Former Florida Gov. Jeb Bush said Thursday that Gov. Martin O’Malley should not have to apologize to “Black Lives Matter” protestors, and said criticism of the Democratic presidential contender shows how “uptight” and “politically correct” the debate has become.
“We’re so uptight and politically correct now that you apologize for saying lives matter,” Bush said to reporters in Gorham, New Hampshire after attending a town hall campaign event.
“I know in the political context it’s a slogan, and should he have apologized? No. If he believes that white lives matter, which I hope he does, than he shouldn’t apologize to a group that seemed to disagree with it.”
Bush is the latest presidential candidate to weigh in on the slogan, which became popular online following the death of Trayvon Martin and growing frustrations around racial tensions in the United States.
Earlier Thursday, Democratic candidate Hillary Clinton had a very different take.
“I think it is essential that we all stand up and say loudly and clearly, yes, black lives matter. And we all have a responsibility to face these hard truths about race and justice, honestly and directly,” Clinton said at a campaign stop at Brookland Baptist Church in West Columbia, South Carolina.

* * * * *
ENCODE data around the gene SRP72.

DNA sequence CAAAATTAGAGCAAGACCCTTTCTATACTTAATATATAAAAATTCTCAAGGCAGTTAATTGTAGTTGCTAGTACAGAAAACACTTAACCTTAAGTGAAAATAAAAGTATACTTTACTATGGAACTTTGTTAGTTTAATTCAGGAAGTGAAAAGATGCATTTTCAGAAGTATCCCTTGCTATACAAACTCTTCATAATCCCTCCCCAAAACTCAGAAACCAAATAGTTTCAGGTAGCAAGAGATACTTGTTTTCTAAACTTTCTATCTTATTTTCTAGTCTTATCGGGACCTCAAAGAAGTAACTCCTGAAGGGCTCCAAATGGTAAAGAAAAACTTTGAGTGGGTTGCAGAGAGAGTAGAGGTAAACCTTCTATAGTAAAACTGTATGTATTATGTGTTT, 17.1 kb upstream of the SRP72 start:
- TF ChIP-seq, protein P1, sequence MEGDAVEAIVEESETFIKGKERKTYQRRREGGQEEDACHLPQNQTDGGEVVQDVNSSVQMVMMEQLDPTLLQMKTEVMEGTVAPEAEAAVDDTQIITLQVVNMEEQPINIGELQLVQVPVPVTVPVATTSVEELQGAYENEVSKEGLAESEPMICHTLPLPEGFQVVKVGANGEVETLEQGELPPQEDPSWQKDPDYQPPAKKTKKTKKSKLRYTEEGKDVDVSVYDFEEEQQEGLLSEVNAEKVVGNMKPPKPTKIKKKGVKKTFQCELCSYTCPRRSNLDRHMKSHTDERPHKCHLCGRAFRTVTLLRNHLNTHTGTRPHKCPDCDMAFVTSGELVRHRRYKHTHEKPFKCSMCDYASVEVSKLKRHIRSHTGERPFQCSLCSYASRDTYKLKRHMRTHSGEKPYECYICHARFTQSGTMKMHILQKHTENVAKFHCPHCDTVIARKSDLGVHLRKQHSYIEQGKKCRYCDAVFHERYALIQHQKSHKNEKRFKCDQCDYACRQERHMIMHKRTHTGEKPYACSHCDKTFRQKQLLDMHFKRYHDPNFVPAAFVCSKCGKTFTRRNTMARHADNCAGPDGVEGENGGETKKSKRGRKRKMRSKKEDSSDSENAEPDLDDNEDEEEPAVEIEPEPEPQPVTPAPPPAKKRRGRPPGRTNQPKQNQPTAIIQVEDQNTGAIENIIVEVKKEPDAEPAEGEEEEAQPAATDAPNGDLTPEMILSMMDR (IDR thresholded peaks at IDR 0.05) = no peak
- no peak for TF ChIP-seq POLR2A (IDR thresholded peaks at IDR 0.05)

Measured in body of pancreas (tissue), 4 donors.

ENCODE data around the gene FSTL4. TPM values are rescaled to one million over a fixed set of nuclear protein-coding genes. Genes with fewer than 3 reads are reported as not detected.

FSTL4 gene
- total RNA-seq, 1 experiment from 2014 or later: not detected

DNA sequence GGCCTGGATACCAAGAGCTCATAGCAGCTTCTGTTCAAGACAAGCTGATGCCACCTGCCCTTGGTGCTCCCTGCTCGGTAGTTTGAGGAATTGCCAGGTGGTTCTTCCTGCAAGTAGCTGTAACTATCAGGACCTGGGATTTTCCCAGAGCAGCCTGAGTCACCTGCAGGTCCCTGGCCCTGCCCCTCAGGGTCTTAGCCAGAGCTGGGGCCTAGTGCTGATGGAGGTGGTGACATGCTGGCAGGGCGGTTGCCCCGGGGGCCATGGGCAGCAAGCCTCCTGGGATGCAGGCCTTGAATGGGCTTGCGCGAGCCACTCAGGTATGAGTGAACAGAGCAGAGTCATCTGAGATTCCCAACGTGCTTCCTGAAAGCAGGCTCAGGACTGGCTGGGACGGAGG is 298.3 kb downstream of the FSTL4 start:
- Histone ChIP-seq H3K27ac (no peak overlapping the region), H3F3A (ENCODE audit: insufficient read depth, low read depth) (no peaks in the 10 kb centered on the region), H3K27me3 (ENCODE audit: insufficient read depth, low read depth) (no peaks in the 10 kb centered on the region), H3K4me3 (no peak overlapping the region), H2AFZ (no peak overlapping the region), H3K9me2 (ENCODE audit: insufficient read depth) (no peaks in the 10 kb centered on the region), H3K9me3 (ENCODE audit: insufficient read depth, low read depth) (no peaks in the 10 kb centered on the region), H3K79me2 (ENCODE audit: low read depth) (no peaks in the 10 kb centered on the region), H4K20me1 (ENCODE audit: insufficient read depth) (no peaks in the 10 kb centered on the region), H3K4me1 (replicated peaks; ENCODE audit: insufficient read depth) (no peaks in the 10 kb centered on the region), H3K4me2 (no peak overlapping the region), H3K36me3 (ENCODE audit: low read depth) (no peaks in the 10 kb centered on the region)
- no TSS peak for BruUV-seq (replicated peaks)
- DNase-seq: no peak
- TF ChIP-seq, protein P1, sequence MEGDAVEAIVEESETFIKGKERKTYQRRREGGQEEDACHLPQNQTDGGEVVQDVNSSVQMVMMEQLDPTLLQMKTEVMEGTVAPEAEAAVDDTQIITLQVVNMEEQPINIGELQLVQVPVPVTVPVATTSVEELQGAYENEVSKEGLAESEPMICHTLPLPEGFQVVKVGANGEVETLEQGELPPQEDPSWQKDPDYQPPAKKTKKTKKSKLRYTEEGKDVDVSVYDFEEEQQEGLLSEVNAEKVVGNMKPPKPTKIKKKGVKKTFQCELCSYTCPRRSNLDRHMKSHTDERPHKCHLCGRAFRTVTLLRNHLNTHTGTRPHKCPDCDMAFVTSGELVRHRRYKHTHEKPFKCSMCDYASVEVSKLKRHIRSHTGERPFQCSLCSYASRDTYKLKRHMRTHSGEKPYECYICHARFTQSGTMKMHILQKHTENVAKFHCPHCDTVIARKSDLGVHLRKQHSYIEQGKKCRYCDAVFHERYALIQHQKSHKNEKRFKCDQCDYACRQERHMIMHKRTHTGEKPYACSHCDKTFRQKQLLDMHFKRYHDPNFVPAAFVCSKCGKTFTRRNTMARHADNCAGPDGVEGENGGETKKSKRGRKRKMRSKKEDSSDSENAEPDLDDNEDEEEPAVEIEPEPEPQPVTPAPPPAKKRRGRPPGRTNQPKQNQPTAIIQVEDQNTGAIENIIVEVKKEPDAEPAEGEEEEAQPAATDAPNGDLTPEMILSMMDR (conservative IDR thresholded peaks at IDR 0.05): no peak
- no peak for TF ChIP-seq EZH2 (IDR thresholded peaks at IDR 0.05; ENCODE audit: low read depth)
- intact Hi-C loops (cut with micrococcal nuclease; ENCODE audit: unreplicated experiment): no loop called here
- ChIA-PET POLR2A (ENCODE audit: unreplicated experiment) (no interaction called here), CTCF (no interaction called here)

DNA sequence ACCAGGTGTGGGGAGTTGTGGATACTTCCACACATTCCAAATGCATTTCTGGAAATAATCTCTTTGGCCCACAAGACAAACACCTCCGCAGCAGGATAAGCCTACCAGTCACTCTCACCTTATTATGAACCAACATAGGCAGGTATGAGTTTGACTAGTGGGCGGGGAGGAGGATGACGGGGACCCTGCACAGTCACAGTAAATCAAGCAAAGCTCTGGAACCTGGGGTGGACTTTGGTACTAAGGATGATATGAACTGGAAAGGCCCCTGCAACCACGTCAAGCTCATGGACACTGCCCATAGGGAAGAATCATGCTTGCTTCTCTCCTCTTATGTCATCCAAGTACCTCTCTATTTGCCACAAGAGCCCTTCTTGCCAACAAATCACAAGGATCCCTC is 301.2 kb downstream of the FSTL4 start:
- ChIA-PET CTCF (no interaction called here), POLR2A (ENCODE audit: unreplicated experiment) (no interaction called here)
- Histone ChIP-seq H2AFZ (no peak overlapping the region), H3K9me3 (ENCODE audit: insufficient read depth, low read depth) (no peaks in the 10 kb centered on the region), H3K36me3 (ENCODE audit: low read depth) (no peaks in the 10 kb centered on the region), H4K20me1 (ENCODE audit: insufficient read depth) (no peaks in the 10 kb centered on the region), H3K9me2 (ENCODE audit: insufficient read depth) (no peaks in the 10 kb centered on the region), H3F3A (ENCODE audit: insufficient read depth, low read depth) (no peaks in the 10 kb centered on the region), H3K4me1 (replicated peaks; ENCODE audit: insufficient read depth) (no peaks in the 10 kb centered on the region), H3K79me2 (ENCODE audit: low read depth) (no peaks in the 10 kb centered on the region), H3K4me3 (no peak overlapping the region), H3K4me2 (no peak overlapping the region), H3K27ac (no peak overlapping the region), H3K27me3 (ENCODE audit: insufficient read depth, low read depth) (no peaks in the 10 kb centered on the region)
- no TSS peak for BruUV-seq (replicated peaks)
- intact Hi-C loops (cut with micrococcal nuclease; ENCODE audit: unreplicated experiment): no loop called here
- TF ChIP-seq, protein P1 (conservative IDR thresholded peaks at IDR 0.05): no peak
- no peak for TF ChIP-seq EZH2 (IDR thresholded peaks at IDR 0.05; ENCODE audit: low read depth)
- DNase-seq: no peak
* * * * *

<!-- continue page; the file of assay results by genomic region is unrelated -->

She was also asked about the relationship between the African-American community and law enforcement, and responding by saying that the United States has to confront “systemic racism” in its law enforcement efforts.
“I think we first have to acknowledge and believe that black lives matter. This is not just a slogan, this should be a guiding principle,” Clinton told a crowd of 400.
O’Malley’s original comments came at a progressive event in Phoenix, Arizona he attended over the weekend that was interrupted by protestors chanting “Black Lives Matter” - he responded by saying “Black lives matter. White lives matter. All lives matter.”
Later he apologized for using the phrase in that context if it was perceived that he was minimizing the importance of blacks killed by police.
Fellow Democratic contender Bernie Sanders also faced off with protestors and became frustrated with their disruption, while Clinton skipped the event.